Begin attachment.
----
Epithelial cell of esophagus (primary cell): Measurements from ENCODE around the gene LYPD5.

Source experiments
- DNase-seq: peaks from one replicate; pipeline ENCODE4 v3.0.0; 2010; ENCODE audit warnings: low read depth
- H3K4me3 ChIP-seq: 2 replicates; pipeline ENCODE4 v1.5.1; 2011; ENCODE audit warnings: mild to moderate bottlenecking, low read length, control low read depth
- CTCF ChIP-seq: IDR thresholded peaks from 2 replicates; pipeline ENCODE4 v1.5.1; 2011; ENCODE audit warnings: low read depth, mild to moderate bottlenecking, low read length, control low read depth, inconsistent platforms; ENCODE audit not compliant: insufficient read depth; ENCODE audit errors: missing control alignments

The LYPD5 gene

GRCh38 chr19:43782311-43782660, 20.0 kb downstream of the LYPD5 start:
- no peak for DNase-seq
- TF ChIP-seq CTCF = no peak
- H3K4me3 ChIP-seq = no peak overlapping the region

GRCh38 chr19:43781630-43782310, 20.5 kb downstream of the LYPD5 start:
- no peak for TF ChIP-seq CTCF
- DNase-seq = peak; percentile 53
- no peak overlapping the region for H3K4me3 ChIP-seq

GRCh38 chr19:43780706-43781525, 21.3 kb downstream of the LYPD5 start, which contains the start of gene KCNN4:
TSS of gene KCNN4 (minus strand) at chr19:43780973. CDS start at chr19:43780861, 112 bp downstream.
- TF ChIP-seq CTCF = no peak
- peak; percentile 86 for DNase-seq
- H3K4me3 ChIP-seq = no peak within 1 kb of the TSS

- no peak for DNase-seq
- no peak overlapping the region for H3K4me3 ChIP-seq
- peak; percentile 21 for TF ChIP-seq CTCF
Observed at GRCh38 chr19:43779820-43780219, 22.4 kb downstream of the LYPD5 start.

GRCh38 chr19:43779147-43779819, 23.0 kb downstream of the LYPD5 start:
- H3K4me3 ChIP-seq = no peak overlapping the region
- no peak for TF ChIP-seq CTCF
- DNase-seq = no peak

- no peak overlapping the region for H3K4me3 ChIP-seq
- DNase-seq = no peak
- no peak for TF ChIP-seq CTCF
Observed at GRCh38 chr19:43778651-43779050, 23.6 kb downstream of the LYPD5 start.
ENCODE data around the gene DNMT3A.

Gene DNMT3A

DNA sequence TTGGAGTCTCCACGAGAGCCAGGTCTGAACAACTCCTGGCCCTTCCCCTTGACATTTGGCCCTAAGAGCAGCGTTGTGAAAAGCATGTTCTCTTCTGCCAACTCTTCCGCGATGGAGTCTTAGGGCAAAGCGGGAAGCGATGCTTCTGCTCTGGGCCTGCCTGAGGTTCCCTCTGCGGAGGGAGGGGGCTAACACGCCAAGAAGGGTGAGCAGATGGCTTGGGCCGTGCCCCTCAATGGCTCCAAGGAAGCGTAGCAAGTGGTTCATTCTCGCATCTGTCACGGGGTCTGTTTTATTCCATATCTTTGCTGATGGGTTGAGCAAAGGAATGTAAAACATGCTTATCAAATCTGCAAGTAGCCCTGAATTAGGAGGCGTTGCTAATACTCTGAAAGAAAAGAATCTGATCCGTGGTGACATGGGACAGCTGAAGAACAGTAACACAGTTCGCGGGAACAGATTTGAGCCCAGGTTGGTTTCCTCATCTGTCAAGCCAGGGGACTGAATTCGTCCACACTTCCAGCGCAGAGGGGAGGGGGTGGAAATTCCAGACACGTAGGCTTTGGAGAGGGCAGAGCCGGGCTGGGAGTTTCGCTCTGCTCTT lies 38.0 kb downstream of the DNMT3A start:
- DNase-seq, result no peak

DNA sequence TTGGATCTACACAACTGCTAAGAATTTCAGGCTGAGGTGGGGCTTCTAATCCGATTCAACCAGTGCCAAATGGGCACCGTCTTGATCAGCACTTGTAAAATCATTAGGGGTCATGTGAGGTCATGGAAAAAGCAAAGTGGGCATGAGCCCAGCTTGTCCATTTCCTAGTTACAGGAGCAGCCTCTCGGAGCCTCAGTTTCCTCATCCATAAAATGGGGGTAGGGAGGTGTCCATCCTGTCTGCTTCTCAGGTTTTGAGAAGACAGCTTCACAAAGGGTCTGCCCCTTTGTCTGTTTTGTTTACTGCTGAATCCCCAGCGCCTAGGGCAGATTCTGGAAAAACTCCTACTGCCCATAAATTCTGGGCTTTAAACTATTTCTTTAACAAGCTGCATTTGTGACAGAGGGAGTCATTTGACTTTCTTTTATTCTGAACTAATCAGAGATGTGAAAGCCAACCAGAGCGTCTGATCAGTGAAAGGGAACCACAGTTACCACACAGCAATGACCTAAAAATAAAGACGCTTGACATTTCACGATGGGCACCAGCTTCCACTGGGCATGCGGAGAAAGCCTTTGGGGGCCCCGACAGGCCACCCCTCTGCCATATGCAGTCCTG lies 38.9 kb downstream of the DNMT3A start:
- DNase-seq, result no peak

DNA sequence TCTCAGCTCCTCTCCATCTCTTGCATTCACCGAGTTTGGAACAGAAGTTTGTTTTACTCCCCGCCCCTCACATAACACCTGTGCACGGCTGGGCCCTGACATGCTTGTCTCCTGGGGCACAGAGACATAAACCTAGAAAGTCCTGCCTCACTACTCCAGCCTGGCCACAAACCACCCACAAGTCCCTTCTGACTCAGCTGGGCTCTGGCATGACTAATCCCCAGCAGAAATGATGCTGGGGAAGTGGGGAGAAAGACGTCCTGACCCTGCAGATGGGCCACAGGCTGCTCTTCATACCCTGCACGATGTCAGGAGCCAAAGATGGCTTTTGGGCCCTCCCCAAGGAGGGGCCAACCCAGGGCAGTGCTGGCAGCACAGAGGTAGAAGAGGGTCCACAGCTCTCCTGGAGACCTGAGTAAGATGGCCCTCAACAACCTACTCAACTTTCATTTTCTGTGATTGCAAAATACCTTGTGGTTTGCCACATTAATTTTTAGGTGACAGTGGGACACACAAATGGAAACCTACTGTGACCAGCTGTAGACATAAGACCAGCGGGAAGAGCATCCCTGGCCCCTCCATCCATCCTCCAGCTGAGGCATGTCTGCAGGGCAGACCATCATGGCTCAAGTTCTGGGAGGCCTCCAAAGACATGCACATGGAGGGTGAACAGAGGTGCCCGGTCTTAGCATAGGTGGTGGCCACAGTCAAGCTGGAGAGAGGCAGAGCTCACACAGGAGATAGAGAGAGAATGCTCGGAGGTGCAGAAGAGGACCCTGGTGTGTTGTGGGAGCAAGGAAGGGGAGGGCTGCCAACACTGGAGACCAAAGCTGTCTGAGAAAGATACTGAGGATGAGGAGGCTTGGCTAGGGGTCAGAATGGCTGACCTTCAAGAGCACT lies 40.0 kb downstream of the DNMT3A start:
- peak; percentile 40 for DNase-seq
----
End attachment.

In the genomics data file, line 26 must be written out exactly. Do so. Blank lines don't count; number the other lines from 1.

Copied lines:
- no peak for TF ChIP-seq CTCF